Q I have about $385,000 of U.S. savings bonds. About half of the value is principal, the other half is deferred interest. Most are I bonds purchased early in the program, which have a 3 percent fixed interest rate (or higher) component. The EE bonds are at a 4 percent rate.
I don't need the money, and I like the interest rates in this low interest rate environment, but the issue is the gigantic debt of our country and the impending debt ceiling debate coming soon in the Congress. I'm thinking of starting to liquidate some of the bonds because I don't know what to expect. What's your take? Could the U.S. default, and what does that mean for my investment?
A My bottom line is that your U.S. savings bonds are safe and remain a solid investment. Sad to say, there could be a nerve-racking moment or two after the election. Nevertheless, I still like savings bonds for individual savers, and the government will make good on the loans.
Now, two years ago I would have written -- and did write -- the notion the U.S. government might default on its debt was laughable. You've got to be kidding, right?
We're the wealthiest nation ever and U.S. Treasuries (and U.S. savings bonds) are the world's safest securities. Every investment primer uniformly describes U.S. Treasuries as the world's benchmark default-free blue-chip investment. Translation: It's as safe as it gets. Case in point: The global flight to financial safety over the past five turbulent years is a major factor behind extraordinarily low U.S. interest rates.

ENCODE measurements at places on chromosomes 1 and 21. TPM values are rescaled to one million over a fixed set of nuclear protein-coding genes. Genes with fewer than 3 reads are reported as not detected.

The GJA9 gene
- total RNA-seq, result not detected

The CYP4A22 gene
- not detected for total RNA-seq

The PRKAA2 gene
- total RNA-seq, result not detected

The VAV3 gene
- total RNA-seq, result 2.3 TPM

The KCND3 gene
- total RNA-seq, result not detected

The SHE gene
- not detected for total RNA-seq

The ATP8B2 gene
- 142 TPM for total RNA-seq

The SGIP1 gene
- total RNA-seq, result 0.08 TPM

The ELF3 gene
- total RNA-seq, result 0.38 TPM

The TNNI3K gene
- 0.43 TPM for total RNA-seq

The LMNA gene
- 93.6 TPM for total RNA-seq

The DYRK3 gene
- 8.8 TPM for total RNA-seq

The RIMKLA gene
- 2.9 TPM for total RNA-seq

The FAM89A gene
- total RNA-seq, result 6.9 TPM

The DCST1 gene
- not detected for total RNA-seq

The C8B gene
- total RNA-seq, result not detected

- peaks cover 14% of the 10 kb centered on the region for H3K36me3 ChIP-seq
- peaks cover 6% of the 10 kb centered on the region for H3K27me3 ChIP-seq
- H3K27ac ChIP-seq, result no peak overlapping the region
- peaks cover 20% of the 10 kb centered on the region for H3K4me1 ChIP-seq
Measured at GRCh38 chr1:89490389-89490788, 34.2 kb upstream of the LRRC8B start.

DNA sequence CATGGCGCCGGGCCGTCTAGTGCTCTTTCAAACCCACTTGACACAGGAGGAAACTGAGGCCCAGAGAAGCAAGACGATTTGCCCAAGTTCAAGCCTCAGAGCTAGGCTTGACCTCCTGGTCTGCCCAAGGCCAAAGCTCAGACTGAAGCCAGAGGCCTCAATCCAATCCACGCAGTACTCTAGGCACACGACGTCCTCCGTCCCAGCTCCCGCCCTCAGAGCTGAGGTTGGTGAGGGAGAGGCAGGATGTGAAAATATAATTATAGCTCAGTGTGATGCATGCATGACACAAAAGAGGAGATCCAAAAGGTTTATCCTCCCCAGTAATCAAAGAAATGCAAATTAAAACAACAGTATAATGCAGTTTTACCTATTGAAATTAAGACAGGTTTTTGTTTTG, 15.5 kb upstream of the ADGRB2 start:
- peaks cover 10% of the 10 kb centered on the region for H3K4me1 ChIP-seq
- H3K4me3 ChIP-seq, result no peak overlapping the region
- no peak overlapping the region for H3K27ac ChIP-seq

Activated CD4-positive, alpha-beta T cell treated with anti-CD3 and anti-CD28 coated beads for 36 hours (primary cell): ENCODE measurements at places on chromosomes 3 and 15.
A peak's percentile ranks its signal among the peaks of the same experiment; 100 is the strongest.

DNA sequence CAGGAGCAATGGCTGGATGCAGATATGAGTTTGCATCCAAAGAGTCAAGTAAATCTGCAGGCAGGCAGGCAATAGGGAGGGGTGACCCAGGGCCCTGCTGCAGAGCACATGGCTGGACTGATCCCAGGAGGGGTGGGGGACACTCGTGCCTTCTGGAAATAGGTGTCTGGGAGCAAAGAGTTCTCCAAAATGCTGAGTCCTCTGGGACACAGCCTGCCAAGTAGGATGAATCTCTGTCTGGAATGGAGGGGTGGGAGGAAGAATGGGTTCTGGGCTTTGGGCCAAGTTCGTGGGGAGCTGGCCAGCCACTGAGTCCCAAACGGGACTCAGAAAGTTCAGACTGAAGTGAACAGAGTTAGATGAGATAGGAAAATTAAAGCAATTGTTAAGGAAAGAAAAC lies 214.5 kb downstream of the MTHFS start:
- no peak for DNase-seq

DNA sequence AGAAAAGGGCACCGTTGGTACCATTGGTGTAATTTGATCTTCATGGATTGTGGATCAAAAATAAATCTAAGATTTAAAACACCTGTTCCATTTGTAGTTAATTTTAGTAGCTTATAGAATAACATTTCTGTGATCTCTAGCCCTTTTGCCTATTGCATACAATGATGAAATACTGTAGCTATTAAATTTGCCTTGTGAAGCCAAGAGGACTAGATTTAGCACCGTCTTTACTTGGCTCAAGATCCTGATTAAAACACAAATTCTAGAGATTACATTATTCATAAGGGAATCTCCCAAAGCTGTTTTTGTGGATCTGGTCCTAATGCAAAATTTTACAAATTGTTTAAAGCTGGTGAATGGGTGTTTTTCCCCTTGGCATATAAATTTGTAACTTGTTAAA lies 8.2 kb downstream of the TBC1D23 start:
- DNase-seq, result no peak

That said, the U.S. government came much too close to default for comfort last summer. The trigger for how the unthinkable became even remotely possible was the imminent breaching of the government's debt ceiling limit. Tea Party advocates in Congress and their allies were willing to contemplate the default option. The risk of default was averted but the brinkmanship damaged a frail economy. The compromise that averted a crisis last year is this year's so-called fiscal cliff, the $500 billion in tax hikes and spending cuts that go into effect next year without a budget deal.
In other words, we face the prospect of another round of unnecessary default talk once the election is over. The Obama administration said on Wednesday that the Treasury would reach its legal limit on its debt before the end of the year. But a number of cash management maneuvers can stave off a default until early next year. Still, I believe even threats of default are deeply wrong considering how many retirees are dependent on Social Security payments, with our military at war in Afghanistan, the obligation to meet the federal payroll and the reliance of global savers on U.S. Treasuries.
The bottom line of default on workers, their families and savers is summarized in a simple phrase: "Not good."
Why do I recommend keeping your savings bonds? It's important to remember that the odds are still good that despite threats the government will steer clear of default and, if the unthinkable happens, it will eventually make good on its debts. The pressure from global business and global investors will be too great for Washington to not make good on its obligations. In this sense your investments in U.S. Treasuries remains safe.
Chris Farrell is economics editor for "Marketplace Money." His e-mail is firstname.lastname@example.org.